One of many reasons why I love breastfeeding

In all the avid weather-forecast checking and essential supplies packing on Friday before we went away for the weekend, and then the not-so-anti-climax of the snow, I almost forgot to write a quick post on the experience we had at the end of last week at the doctors surgery.

Andrew was due his MMR jab and two boosters of those he had as a baby, so we had an appointment with the nurse – lovely lady, and such a shame that all the littluns must leave thinking she’s just the meanie who sticks needles into their thighs. We toddled into her room, Andrew looking round at all the fascinating equipment. Whilst she and I talked about the injections, like what to expect afterwards, and whether he was allergic to egg (one of the vaccines is cultivated in egg apparently), he managed to open a cupboard labelled ‘Diabetes’ – well, fair game, it didn’t have a catch on it like at home! I quickly whisked him away before he grabbed any needles himself.

Then came the hard part. Andrew smiled a the nurse just before she did the mean thing, and his smile quickly turned into a cry. ‘That hurt!! How dare she stick something painful into me!’ I saw written across his little red face. But I knew I had something up my sleeve (or rather up my jumper) that would calm him down. When he saw that a nipple was on offer, he lunged towards it, latched on, and sucked hard, occasionally letting out a little whimper but soon got back to sucking. It worked so well, and it was so good to see him instantly much happier after that initial cry. The nurse looked glad too, so much so that by the third (and final) injection, she let him just carry on sucking from the previous one while she actually injected.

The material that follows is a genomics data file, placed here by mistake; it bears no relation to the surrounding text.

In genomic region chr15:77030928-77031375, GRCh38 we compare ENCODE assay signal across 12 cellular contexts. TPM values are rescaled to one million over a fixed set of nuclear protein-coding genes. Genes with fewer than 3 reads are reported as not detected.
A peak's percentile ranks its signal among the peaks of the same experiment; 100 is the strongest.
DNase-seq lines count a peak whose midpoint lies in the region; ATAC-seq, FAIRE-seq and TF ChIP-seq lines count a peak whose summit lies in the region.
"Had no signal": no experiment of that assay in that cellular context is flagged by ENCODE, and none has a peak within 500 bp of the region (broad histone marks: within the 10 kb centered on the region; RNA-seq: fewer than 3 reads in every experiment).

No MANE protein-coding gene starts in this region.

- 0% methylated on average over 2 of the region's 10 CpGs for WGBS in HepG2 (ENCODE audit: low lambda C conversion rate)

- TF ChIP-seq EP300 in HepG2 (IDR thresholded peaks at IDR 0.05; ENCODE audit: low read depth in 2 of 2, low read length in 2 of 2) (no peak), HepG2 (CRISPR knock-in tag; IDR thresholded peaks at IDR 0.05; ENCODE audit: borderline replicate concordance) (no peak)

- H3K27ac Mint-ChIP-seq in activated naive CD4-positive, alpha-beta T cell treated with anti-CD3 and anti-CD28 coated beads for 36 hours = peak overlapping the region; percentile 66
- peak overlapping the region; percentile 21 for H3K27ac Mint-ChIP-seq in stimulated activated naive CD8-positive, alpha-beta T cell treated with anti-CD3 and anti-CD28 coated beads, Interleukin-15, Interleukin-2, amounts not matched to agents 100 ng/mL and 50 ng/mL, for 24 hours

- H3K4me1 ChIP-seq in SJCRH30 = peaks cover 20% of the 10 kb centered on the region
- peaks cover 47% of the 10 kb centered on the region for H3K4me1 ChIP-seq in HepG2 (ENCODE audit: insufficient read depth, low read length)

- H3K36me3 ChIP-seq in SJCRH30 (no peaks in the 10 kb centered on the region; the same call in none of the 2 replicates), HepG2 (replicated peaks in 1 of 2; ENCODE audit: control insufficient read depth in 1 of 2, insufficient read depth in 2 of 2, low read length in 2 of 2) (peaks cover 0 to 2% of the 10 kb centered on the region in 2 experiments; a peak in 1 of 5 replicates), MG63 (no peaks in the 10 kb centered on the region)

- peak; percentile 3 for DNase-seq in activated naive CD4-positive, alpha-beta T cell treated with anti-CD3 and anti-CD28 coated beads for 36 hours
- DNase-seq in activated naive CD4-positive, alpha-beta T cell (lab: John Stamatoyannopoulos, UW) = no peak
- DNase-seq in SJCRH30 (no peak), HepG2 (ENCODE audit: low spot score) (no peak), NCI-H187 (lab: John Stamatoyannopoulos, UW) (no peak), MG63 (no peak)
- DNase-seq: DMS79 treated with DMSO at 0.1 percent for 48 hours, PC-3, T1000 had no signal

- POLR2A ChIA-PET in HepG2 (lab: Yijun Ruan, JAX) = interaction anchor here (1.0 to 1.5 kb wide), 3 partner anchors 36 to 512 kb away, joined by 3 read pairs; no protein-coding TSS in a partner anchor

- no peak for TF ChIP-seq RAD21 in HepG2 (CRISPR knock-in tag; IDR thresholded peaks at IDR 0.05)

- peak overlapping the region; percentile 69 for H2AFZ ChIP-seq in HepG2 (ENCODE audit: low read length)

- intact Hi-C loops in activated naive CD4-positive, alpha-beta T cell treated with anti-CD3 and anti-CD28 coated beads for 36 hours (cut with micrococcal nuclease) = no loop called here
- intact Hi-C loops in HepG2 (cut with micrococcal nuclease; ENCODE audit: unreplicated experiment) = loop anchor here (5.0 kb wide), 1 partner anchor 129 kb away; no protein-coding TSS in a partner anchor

This experience reminded me of a very good reason why I’ve continued to breastfeed. Given all the problems we had in the first months of Andrew’s life (if you haven’t read our story, see here), I really didn’t think that I’d still be feeding him mummy milk at these vaccinations when he had his first lots back at 8, 12 and 16 weeks (I think that’s what they were…. he was little at least, I know that much). It’s not just jabs that this mummy tool comes in handy – it’s also great for calming him down after any knock or bump that upsets him, which is starting to happen more often now that he’s walking (still a bit wobbly). I guess my main point in all of this is that breastfeeding for us is not (and never has been) focused on ‘food’ in a calorific sense, but rather on the comfort and bonding that we both get out of it. And I’m pretty sure Andrew would agree with me.

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